The first thought that comes through is “hey, I’m not ready. Perhaps next year. I will direct you to an expert, I’m sure he will do a better job!”.

You’ve had successes in the past, have exhibited brilliance and leadership but internally, you write it off as luck, the team and some heavenly intervention! This is called Impostor Syndrome

The only way to counter the impostor syndrome is to  get out of the comfort zone take it head on.

Do not let your own fear that you are not good enough stop you.

Say what you have to say.

Do what you have to do

What you have to say or do, do it; there is someone who needs to hear it. It will resonate and those who listen will get back to you. Feedback. It will substantiate what your doing.

Keep doing it and you will become better at it.

Two other methods that work:

  1. Talk to someone who is experienced in that field or a mentor who can help you get out of this syndrome and set you on the right track- your track!
  2. Write your accomplishments and showcase your successes.

Responding to critics

-Karthik Gurumurthy

I have heard a story about Winston Churchill and his extraordinary integrity in the face of opposition. During his last year in office, he attended an official ceremony. Several rows behind him two gentlemen began whispering. “That’s Winston Churchill. They say he is getting senile. They say he should step aside and leave the running of the nation to more dynamic and capable men.” When the ceremony was over, Churchill turned to the men and said, “Gentlemen, they also say he is deaf.”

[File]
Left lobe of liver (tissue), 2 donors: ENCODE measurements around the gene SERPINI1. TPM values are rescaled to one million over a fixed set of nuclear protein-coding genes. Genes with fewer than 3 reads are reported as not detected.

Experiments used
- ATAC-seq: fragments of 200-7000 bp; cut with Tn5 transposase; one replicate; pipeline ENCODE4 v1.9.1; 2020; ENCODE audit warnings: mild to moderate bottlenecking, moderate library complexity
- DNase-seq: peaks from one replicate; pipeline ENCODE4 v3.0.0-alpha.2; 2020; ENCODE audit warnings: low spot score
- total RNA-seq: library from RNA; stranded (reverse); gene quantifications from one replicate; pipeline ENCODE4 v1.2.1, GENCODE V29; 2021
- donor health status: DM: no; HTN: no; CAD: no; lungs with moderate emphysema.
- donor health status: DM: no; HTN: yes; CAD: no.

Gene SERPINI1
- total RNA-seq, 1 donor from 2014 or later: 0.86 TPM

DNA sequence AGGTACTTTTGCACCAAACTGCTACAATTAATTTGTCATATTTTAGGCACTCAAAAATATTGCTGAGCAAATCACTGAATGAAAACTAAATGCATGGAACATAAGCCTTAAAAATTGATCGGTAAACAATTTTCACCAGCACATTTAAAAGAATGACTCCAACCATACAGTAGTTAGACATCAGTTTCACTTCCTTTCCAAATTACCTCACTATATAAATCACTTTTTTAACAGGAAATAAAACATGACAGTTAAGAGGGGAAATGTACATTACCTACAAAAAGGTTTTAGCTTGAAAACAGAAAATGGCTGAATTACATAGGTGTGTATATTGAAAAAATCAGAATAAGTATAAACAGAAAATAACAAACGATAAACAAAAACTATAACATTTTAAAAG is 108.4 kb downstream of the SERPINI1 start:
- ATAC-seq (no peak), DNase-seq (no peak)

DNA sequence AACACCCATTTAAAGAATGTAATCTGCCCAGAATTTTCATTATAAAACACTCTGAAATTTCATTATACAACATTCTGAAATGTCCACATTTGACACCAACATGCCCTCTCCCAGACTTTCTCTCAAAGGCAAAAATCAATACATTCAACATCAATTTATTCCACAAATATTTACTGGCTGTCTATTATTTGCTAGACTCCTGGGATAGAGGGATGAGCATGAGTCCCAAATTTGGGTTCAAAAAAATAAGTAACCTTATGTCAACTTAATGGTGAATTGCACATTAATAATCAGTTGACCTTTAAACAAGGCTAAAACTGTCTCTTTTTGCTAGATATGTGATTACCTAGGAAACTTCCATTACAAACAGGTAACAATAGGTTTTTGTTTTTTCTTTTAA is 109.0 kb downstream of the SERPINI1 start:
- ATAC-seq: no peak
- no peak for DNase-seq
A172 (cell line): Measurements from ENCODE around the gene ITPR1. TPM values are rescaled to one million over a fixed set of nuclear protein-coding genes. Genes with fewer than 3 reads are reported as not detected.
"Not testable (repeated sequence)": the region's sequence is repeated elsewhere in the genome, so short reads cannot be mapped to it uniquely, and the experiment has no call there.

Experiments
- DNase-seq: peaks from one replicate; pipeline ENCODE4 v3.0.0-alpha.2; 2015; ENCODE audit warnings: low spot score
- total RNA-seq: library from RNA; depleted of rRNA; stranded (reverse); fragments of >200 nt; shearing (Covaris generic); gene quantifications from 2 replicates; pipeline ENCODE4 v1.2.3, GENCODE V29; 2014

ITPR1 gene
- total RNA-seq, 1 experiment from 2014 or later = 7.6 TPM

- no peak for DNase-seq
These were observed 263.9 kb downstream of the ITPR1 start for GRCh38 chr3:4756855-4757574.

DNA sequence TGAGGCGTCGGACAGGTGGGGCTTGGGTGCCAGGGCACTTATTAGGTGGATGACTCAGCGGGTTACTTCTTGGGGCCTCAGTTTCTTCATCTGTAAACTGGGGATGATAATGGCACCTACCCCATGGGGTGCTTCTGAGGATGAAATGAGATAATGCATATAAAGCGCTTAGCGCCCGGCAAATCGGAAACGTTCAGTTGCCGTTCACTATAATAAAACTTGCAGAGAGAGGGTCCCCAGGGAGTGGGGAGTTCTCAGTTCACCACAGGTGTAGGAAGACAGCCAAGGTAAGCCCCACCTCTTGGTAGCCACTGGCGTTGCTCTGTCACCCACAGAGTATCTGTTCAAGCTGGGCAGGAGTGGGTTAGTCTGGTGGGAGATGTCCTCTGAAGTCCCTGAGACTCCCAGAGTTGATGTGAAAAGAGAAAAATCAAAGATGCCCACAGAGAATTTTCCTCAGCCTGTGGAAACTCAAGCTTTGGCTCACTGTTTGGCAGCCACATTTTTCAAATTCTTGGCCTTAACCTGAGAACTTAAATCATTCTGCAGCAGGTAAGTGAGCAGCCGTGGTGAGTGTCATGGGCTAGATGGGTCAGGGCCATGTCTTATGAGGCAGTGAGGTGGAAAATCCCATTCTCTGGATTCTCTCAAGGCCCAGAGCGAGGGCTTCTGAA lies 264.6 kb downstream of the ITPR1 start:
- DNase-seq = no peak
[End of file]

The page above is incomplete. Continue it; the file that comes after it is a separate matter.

How you respond to critics is very important part of building yourself. It’s all too easy to get defensive when critics rub us the wrong way or misunderstand us. There is also a possibility of us  being wrong as well. Ask yourself why the criticism was made. Is the person trying to help, to make things better, to help you avoid making mistakes, to suggest positive improvements? Is the person just in a cranky rude mood, having a bad day? Is the person just mean, or jealous? Is there good reason for the criticism?My dad gave me an outstanding piece of advice when I first left to US. He said, “If you take the blame when you deserve it, you will take responsibility and will improve and become a better person." I have found that to be very true. Difficult, but true. In my experience, until someone in a group (or in a family) accepts blame, everyone stays very anxious and focused on fingering the person at fault. Once I take responsibility and be accountable, then everyone else can relax. And then we can all focus on what needs to be done.

Thank the person offering the criticism. Sometimes they’re coming from a place of wanting to help you. That takes courage, and is a very generous thing. Be grateful for that. Even when they’re not trying to be helpful, they’ve taken the time to respond to you — and trust me, getting a response is better than absolute silence. Provoking a reaction means you’ve done something interesting — and for that, you should be thankful. Either way, thanking the critic will help lead to a positive exchange.

It is also important not immediately respond but delay the response.  Delaying the response gives time to think it over and not be reactive. Calm yourself down before responding. Always. Responding to a critic in anger is never, ever, ever a good idea.Respond rationally and calmly. Instead of being defensive, be honest. Share your reasons, acknowledge the other person’s points if there’s any validity, and come to a rational conclusion rather than jealously guarding your way of doing things.

Or stay silent. If you can’t respond with grace, then just don’t respond. Silence is a much better response than anger or defensiveness or quitting.


Miss you NR Sir

-Karthik Gurumurthy